Definition: do doctors use the name to define the symptom of dyspnea (difficulty breathing) that occurs when a person is lying down.
Orthopnea is considered an important symptom, mainly because it is often a sign of worsening heart failure, but other medical conditions can also cause it.
For this reason, anyone who undergoes orthopnea should always be evaluated by a doctor.
The word orthopnea is derived from a Greek word that means “direct breath.” This type of disorder is characterized by having shortness of breath due to improper posture in the medical field.
The person is also likely to use several pillows for breathing perfectly at night.
Since this condition causes the person to have a severe problem with breathing, having this type of disorder is very dangerous since it can kill the person during their sleep.
Orthopnea can be an acceptable condition in which a person notices that sleep is more comfortable with several pillows under their head, or a more severe condition in which they can breathe deeply and comfortably only when sitting or standing.
It can occur along with swelling of the feet or ankles.
Orthopnea is a sign of heart failure. It is caused by congestion in the lungs, perhaps accompanied by the accumulation of excess fluid in the lungs (pulmonary edema), which occurs due to left heart failure.
When someone lies down, gravity causes a redistribution of fluid within the body.
Orthopnea is caused by the accumulation of too much fluid in the lungs (pulmonary congestion or fluid overload) when a person lies down.
In a prone position, the volume of blood from the feet and legs is redistributed to the lungs, which does not cause a problem for people whose heart is pumping normally.
However, excess blood in the lungs can cause breathing problems or shortness of breath in people with heart failure.
Typically, part of the fluid in the lower part of the body, particularly the legs and organs of the abdomen, gravitates in the chest area.
This redistribution of fluid is usually relatively minor, and in most people, it does not affect breathing.
However, the heart may not accommodate this extra fluid in people with congestive heart failure. It can not perform the necessary work to keep this excess fluid from accumulating in the lungs.
As a result, pulmonary congestion – and early pulmonary edema – can occur, as also shortness of breath. In addition to dyspnea, some people will also experience coughing or wheezing at bedtime.
These breathing difficulties caused by assuming the recumbent position are called orthopnea.
When a person experiences orthopnea, sitting or raising the head reverses some redistributions of fluid and relieves lung congestion.
Symptoms typically improve quickly by simply changing the position.
Heart failure is not the only cause of orthopnea, but it is the most common cause. Sometimes people with asthma or chronic bronchitis will have more breathing problems at bedtime.
However, the symptoms of wheezing and shortness of breath that occur with these conditions do not usually disappear as quickly after sitting down but take more time to resolve.
Sleep apnea can also produce symptoms similar to orthopnea or, more often, to paroxysmal nocturnal dyspnea.
Another symptom strongly associated with heart failure is paroxysmal nocturnal dyspnea.
It is also related to the redistribution of fluids during sleep, but it is more complex than “simple” orthopnea.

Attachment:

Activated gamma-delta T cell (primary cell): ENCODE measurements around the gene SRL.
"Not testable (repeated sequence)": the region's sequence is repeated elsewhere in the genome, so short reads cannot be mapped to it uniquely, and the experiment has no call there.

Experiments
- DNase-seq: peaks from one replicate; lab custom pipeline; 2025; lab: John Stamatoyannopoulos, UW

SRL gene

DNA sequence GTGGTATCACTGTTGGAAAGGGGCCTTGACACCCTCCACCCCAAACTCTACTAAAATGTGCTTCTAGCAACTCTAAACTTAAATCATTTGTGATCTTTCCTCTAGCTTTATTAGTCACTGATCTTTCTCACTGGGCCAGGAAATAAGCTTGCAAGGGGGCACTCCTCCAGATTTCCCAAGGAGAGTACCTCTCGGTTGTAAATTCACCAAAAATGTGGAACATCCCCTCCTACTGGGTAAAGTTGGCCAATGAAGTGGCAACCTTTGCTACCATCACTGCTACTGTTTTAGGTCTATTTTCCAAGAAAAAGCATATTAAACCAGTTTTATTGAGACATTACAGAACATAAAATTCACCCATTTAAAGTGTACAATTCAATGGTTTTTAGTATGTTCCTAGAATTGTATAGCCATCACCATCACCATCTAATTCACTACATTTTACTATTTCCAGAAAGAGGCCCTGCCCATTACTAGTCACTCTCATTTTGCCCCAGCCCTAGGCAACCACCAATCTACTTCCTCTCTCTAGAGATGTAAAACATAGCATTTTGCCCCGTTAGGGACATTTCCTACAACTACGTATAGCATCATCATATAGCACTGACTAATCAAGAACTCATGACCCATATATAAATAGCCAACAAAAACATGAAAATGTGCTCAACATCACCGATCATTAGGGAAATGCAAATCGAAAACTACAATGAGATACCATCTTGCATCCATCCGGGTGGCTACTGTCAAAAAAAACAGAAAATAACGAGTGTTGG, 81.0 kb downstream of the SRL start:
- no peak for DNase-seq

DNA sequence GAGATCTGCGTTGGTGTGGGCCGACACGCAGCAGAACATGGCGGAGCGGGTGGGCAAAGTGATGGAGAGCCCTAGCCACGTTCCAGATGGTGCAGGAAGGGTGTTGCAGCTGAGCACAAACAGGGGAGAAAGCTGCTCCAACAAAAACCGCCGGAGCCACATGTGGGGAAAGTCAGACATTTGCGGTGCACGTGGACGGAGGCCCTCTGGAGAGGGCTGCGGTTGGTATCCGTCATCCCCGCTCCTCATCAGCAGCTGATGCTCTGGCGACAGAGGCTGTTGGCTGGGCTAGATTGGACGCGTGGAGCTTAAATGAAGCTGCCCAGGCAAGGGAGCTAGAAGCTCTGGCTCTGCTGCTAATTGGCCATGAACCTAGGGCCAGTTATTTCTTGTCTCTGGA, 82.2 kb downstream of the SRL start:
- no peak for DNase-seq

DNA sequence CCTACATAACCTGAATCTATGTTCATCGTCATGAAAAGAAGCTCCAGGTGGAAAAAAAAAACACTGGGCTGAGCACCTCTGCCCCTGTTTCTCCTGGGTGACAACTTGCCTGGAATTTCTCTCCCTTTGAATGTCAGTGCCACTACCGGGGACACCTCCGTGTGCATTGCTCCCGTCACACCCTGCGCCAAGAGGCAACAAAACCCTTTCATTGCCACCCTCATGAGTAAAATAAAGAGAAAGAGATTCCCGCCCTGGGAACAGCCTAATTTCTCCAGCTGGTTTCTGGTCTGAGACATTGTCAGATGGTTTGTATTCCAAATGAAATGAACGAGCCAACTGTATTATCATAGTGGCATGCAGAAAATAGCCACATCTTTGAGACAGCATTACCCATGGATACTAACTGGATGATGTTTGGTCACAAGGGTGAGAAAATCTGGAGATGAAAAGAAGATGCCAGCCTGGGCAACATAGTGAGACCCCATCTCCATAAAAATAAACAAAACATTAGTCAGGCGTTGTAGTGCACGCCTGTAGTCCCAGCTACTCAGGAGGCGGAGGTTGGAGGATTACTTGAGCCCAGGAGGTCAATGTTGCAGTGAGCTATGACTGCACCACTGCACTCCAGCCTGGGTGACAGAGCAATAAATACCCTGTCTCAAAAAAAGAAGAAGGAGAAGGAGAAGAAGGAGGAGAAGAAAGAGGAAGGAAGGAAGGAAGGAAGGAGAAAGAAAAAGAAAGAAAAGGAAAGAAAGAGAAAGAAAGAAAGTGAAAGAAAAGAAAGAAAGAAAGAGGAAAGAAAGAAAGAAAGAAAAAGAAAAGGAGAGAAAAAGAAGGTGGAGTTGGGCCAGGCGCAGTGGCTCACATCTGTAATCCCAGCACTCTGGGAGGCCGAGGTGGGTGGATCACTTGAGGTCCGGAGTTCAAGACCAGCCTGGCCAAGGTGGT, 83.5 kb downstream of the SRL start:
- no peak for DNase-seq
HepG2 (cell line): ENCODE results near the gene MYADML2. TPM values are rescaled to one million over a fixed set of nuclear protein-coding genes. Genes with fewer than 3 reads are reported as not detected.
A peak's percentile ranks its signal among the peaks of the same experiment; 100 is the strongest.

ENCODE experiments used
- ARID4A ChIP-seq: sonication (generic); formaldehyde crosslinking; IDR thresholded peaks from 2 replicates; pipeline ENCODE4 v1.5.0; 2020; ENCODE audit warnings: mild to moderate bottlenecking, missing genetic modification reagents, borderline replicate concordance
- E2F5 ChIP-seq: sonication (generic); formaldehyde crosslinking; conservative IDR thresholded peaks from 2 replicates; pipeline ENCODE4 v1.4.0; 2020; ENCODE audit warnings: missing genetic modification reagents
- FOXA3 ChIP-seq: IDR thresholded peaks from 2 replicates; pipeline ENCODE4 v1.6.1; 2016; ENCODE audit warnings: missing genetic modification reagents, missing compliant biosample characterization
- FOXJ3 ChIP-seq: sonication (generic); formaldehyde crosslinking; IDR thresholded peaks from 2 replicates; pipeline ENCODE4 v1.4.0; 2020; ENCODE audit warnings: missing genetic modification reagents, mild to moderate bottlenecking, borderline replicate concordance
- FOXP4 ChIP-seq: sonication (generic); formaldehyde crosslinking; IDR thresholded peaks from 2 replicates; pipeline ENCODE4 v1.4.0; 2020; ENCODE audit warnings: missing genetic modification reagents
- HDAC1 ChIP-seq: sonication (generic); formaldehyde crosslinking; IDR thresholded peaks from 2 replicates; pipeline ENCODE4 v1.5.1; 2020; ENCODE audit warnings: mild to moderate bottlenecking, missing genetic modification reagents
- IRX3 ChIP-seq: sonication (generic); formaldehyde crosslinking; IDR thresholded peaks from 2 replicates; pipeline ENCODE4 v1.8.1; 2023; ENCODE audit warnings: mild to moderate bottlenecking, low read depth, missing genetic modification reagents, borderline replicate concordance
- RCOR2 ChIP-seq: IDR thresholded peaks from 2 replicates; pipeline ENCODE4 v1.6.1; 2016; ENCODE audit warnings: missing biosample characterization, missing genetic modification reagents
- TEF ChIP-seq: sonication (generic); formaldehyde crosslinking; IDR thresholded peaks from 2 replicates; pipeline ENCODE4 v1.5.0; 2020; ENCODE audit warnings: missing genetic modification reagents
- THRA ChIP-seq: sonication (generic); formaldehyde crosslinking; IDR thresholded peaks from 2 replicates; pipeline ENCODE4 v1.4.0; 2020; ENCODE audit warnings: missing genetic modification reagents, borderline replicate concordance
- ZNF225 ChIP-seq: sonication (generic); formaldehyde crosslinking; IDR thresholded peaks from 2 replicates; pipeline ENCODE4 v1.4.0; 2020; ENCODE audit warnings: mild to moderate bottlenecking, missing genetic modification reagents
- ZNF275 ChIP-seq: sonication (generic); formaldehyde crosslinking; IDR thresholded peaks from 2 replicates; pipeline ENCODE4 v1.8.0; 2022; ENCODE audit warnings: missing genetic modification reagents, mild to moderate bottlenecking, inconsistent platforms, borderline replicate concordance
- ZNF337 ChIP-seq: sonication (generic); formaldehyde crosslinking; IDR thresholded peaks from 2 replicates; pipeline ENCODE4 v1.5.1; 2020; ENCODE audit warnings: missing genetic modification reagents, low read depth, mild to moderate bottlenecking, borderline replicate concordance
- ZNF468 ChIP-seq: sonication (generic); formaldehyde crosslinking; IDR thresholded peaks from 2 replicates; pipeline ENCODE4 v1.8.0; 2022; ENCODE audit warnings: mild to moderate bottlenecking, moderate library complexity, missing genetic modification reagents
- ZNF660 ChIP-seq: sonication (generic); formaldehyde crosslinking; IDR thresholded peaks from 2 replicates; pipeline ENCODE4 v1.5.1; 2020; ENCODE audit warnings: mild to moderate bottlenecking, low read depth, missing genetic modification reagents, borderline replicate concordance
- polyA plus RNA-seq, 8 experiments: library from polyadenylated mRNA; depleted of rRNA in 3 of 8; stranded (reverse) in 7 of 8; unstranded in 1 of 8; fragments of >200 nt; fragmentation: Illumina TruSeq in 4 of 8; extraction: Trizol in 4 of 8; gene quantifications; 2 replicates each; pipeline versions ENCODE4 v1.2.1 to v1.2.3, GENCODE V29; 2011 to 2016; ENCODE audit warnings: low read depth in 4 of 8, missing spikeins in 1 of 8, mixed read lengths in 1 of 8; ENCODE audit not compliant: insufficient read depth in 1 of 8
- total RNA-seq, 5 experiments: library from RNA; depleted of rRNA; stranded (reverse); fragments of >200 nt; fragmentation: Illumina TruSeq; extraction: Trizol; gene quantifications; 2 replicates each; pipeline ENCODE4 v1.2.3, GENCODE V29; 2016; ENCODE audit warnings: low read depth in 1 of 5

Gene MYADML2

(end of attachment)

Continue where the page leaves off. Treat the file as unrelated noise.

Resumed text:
Generally, people with this condition do not notice dyspnea immediately after bed.
On the contrary, they are awakened from sleep with an episode of severe respiratory distress that makes them sit immediately to find relief.
In addition to dyspnea, patients often also experience palpitations, severe wheezing, and a sense of panic.
It is a theatrical event.
It is thought that some additional mechanism (apart from the simple redistribution of fluids) is present in people with this disease, perhaps related to changes in the respiratory center of the brain that may be associated with heart failure.
Recently, doctors have recognized another symptom in people with heart failure related to redistribution of fluids – “bendopnea,” or dyspnea caused by flexion.
Types of orthopnea
There are different types, and to know some of them, please refer to the following information below:
- Pediatric Orthopnea
This condition occurs in babies of children under 12 years old. For the same reason, children have difficulty breathing due to the incorrect position of lying down.
- Orthopnea during pregnancy.
The common cause of having orthopnea in pregnant women are the following: congestive heart failure, intravenous fluid overload, myocardial infarction, peripartum cardiomyopathy, and severe anemia.
Both are just some of the most common types of orthopnea. But in reality, there is still more.
Treatment to treat fluid overload
Suppose excess fluid is causing respiratory problems such as orthopnea or paroxysmal nocturnal dyspnea. Doctors may recommend that the patient eat a diet low in sodium because too much sodium can contribute to fluid overload.
They can also prescribe diuretics, which help the body eliminate excess sodium and water.
However, diuretics sometimes become less effective over time, so many people with fluid overload must be hospitalized for additional treatment after a while.
This treatment may include intravenous medications such as diuretics, vasodilator drugs (drugs that increase the diameter of the blood vessels to increase blood flow), and inotropic drugs (drugs that cause the heart to pump more blood with each contraction).
If these medications do not work to relieve fluid overload, doctors may prescribe a procedure known as ultrafiltration, in which blood is passed through a small machine that filters excess fluid.